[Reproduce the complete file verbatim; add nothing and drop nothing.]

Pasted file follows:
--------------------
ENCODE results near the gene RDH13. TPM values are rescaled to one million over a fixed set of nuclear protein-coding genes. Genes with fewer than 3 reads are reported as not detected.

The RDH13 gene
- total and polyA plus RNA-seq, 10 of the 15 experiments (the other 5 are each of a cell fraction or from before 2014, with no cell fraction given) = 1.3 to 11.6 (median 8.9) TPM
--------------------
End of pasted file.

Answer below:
ENCODE results near the gene RDH13. TPM values are rescaled to one million over a fixed set of nuclear protein-coding genes. Genes with fewer than 3 reads are reported as not detected.

The RDH13 gene
- total and polyA plus RNA-seq, 10 of the 15 experiments (the other 5 are each of a cell fraction or from before 2014, with no cell fraction given) = 1.3 to 11.6 (median 8.9) TPM